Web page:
This essay is the result of a case study that I conducted at a National Design Museum in the USA. Specifically, I reviewed collaboration between this museum and the public educational system intended to enhance K-12 students' understanding of design and improve overall quality of art
education. The focus is on identification of educational practice specifically geared toward maximizing the effectiveness of education in design in a design museum. It is significant to note that design museums help to engender appreciation of ordinary objects and enhance understanding of
how both they and mass-produced images have been used to effect social, political and technological change. This case study analyses a summer institute programme at the Cooper-Hewitt National Design Museum in New York City and explores the role and importance of design-based learning. The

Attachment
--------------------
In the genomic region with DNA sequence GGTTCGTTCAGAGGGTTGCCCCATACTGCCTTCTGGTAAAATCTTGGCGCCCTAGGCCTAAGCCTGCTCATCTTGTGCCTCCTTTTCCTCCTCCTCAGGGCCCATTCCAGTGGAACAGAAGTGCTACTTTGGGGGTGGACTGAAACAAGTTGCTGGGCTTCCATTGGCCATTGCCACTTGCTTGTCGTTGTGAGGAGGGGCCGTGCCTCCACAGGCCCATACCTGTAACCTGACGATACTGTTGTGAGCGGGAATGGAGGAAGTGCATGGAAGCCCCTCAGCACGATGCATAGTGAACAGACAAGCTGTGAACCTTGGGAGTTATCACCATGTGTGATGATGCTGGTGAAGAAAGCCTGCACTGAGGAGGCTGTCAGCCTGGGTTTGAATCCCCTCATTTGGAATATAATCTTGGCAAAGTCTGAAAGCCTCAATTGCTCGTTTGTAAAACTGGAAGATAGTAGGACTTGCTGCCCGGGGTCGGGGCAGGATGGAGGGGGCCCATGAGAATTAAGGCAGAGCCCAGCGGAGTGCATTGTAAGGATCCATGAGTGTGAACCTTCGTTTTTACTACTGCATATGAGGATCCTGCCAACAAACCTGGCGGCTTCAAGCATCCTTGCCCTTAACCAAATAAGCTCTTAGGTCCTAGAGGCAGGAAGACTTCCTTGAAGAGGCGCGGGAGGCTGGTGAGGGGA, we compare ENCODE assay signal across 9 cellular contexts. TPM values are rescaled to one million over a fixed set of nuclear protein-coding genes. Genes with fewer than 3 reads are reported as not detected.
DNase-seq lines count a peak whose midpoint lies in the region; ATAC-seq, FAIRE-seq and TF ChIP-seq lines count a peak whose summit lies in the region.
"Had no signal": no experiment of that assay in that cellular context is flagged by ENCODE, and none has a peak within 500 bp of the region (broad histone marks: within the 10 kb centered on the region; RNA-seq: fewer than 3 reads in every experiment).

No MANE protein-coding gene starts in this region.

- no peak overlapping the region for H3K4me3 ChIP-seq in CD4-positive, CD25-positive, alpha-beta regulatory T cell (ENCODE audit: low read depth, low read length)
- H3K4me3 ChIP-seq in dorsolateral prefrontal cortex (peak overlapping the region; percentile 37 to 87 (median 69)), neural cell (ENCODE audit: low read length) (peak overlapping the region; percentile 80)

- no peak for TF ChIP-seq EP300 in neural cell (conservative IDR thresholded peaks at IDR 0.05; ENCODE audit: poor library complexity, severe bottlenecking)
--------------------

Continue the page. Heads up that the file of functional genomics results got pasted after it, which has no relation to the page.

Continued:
finding overall was that design education is useful for K-12 students in terms of developing thinking processes. When they engage in the process of designing, they learn to observe, identify needs, seek and frame problems, work collaboratively, explore solutions, weigh alternatives and communicate
their ideas verbally and visually. The design process offers opportunities for self-assessment, critiquing work in progress, revision and reflection.
Art Centre, College of Design, Pasadena, USA.
Publication date: December 1, 2009
More about this publication?
The International Journal of Education through Art is an English language journal that promotes relationships between art and education. The term 'art education' should be taken to include art, craft and design education. Each issue, published three times a year within a single volume, consists of peer-reviewed articles mainly in the form of research reports and critical essays, but may also include exhibition reviews and image-text features.